With a performance of 0-60 m.p.h. in 9 sec. and 0-100 m.p.h. in 26 sec. it can still show many other cars a clean pair of exhausts, thanks to the superb engine. In this year’s VSCC Pomeroy Trophy, admittedly minus windscreen (though also minus a tonneau) with a badly slipping clutch, it managed to make the ss 1/4-mile in 18.07 sec. (2 sec. slow) and continued to take the flying 1/4 in 9.90 sec. I was using 6,500 revs in each gear, and terminal speed was in excess of 105 m.p.h. up the Club straight at Silverstone. The respective times for a TR4 were 19.29 and 11.21 (with a windscreen I admit), but let’s not bicker!

The point is, the SP250 is an excellent car, with a really torquey 2-1/2-litre V8 engine, fibreglass body, a good solid chassis supporting a rarely found “hand-built” quality—no wonder they are becoming quite sought-after; and go and look at that boot. You could do “meals on wheels” with that car! In how many Sports/true GT cars can you close the boot lid with a five-gallon oil drum standing upright in it?

NEILL S. BRUCE, DLOC “SP Section”. – Woking.

––––––––––––––––––––––––––––––––––––––––––––

Sir,

May I first congratulate you on the long maintained high standard of your magazine, for which I do not resent paying the new price of I5np.

Now to the real purpose of this letter. I would like to join the ranks of those enthusiastic car owners who have, over the last year or so, thought it necessary to extol the virtues of their particular automobile, to wit, TR2s, 3s and 4s, MG-Bs, etc. Surely if these machines bring forth such dedication and enthusiasm what has happened to the owners of those cars built ten years ago so far ahead of their time that they can still show a very clean pair of exhaust pipes to any of the above makes, many more later sports cars and all the GT badges? I am talking about the glassfibre, flared wheel arches (then), sturdy chassissed, 2+2, large booted (luggage, that is), V8 economical Daimler SP250.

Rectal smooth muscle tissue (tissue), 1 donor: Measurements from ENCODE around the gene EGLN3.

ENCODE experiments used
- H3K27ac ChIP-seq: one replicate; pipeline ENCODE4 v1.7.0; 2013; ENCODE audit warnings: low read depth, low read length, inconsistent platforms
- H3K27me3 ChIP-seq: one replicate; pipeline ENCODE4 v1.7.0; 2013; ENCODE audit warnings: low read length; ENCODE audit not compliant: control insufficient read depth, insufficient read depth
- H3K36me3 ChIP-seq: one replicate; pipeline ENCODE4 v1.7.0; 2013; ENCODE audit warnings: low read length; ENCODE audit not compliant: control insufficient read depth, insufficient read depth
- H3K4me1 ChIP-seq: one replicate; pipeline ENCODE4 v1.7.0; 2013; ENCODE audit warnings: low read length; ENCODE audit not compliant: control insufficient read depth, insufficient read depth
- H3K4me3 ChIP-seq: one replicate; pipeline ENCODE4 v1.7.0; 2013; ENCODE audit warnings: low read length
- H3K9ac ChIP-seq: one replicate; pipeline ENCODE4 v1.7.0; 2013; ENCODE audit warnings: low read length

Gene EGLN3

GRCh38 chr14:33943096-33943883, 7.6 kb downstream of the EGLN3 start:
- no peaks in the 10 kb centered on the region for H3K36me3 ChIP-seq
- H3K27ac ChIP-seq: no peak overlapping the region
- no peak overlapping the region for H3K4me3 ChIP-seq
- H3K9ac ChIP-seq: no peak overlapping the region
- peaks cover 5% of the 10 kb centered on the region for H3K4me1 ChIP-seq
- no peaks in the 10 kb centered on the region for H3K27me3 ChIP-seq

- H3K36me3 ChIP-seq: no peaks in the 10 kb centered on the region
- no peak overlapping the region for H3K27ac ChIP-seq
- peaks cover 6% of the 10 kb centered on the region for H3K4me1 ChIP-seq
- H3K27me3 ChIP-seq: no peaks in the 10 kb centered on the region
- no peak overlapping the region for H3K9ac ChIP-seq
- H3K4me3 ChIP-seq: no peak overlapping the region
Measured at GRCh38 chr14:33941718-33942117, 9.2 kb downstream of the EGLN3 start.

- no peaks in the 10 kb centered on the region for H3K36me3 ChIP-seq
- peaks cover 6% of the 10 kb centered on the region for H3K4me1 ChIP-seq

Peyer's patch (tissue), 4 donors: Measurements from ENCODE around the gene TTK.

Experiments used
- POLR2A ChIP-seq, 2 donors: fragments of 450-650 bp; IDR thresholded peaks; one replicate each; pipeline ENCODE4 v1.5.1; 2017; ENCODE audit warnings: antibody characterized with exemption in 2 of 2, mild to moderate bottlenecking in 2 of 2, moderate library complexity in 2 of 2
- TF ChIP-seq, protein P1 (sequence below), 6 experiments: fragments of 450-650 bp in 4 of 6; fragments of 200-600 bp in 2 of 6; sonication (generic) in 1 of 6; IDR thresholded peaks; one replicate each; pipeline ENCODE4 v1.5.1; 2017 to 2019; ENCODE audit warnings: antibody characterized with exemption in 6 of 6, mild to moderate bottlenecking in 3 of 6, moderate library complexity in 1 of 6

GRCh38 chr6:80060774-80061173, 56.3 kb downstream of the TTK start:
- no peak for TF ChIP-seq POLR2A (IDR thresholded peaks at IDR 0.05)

I record 31 m.p.g. with luggage, wife and two children aboard on long runs, easily maintaining 50 m.p.h. average speeds and never less than 24 m.p.g. round town. The flexibility and silence of this car has yet to be attained by many of the larger sound-proofed saloon GT standards.

Being a poor bloke I do all my own servicing and repairs and am therefore specially pleased by the ease with which this car can be worked on; the crankshaft can be removed with the engine in situ in a morning, the front suspension dismantled without the use of special tools, rebushed and fully greased via the many nipples to keep it in good condition. This must count for something in this throw-away unit age.

I would like to add a note of dissent about the spares situation on this car. Jaguar Cars, Browns Lane, Coventry, though helpful, seem unable to provide at least 50% of any spares order taken to them and also give no indication as to when, if ever, they will provide them. Surely for a car last made six years ago one could expect a comprehensive spares service, or is this merely the price of having something different?

Anybody who reads this who has a secret stock of window regulators, trunnion bushes or boot locks for a Daimler SP250 is a very lucky man.

G. J. STURKEY – Solihull.